This week’s fatal shooting of a student at Mount Tabor High School affected most deeply the people with direct ties to the student and the school. But it also affected an entire community.
Camille Siddle, an employee at Campus Gas on Polo Road — five minutes from the school — recalled Friday that many Mount Tabor parents sought temporary refuge at the restaurant while they waited anxiously to pick up their children after the shooting.
“The parents of the students who came here felt like this was a safe place,” Siddle said. “They were very concerned about their children.
“I could see how upset they were. They wanted to know whether their kids were safe.”
William Chavis Renard Miller Jr., a Mount Tabor student, was shot at the school at 12:05 p.m. Wednesday, the Forsyth County Sheriff’s Office said. Miller later died at Atrium Health Wake Forest Baptist of his injuries.
His alleged assailant, who is believed to be another Mount Tabor student, was arrested without incident later on Wednesday. Authorities have not released the suspect’s name, age and whether he has been charged or any details they have about the circumstances leading to the shooting.
The shooting brought a massive response by local, state and federal law enforcement agencies Wednesday to the high school, the Mount Tabor community and throughout Winston-Salem.
When Siddle learned about the shooting Wednesday, she immediately locked the doors of Campus Gas at 1231 Polo Road because she was the only employee at the business at the time.
She saw Winston-Salem police cars traveling fast on Polo Road toward the high school. She later saw the school buses carrying Mount Tabor students to be reunited with their parents at Joel Coliseum.
“It was a lot that was happening,” Siddle said. “I was so lost to why someone would do that (fire a gun) in a school.”
Siddle said she knows a few students who attend Mount Tabor.
“I feel like it (the shooting) caused a bunch of trauma to the kids, especially the kids who witnessed the shooting,” Siddle said.
Randy Ingram, the supervisor at Polo Park, said the shooting forced the lockdown of the park’s recreation center and Speas Elementary School, which is next to the park on Polo Road.
“It was just so sad,” Ingram said. “We have a lot of students from Mount Tabor who use the facility. It was a long day.”
When Ingram learned about Wednesday’s shooting, he was surprised that it happened at the high school, he said.
After Ingram spoke about the incident, a group of 18 students from Speas Elementary arrived at Polo Park Recreation Center to participate in its after-school program.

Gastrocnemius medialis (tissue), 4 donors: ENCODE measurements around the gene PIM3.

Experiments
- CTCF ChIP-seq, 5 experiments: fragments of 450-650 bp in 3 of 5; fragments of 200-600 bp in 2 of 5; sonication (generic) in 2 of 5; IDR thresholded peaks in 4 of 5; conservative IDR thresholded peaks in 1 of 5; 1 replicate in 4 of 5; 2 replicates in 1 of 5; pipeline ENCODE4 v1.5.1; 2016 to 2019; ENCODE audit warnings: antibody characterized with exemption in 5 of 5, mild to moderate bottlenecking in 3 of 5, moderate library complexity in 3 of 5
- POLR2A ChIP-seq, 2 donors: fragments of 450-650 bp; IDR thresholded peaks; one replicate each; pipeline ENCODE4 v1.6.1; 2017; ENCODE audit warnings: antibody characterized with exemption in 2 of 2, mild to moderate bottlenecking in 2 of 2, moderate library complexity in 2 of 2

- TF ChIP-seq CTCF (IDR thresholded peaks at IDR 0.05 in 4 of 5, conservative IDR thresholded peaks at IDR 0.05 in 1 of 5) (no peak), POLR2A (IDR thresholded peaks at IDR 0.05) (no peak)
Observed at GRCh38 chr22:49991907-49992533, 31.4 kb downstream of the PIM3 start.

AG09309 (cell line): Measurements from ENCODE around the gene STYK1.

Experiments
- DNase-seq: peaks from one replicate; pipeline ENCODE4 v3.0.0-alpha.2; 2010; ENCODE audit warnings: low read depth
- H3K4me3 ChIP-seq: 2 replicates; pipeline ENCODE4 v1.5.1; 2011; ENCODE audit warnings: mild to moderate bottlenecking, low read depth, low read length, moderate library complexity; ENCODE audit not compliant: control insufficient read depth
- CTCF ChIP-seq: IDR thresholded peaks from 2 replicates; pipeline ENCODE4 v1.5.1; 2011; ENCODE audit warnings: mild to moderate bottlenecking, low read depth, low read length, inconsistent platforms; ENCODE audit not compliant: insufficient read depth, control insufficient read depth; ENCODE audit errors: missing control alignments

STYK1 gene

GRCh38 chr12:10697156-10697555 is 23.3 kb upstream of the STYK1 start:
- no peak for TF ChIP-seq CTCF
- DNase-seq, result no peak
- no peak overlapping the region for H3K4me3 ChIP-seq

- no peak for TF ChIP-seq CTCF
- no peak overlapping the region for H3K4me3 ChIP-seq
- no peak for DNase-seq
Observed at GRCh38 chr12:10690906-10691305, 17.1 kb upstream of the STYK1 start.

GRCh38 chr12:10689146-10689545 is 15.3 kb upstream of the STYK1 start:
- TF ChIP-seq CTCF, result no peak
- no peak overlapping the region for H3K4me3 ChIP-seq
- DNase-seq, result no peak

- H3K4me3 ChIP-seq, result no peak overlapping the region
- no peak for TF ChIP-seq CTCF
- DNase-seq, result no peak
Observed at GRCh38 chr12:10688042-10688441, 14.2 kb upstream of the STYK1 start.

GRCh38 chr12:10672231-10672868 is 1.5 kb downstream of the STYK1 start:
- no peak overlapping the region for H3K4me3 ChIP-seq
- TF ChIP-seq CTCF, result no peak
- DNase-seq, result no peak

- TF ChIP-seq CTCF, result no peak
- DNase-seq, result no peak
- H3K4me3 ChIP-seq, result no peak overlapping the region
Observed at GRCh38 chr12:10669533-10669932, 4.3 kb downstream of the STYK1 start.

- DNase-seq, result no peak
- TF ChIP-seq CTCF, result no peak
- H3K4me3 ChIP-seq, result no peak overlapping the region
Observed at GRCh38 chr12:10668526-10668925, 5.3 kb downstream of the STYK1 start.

“I’m not sure they knew what had happened,” said Paul T. of Rural Hall, who accompanied the students to the recreation center. “Some of them knew that they went into lockdown for some shooting.”
Paul T. declined to give his last name to a Journal reporter because he said he wanted to maintain his privacy.
The Mount Tabor students whom Paul T. knows and himself are doing as well as can be expected to cope with the shooting, he said.
Greg Marino of Clemmons talked about the shooting as he stood by his car in a parking lot off Robinhood Road. Marino has a son who attends West Forsyth High School.
The shooting could have produced more victims and more terror for students and their parents, Marino said.
“If he (the shooter) was out to cause hysteria, he could have (shot) more people,” Marino said. “It would have caused a worse situation.”
Marino said he wasn’t sure how long it will take Mount Tabor High School and the Mount Tabor community to regain their sense of normalcy in the wake of the shooting.
Tuesday’s reopening of Mount Tabor High School is part of the process of people regaining a sense of normalcy, he said.
The high school was closed Thursday and Friday and will be closed Monday for Labor Day. It will reopen Tuesday.
Mount Tabor students were allowed to return to school Friday to gather their belongings that they left behind on Wednesday.
Mount Tabor was placed on immediate lockdown after the shooting. In some cases, students took shelter in classrooms and other areas of the school until law enforcement officers secured the building.
At the school’s administrative building on Friday, the U.S. flag flew at half-mast. A large video screen displayed a orange ribbon with a cross.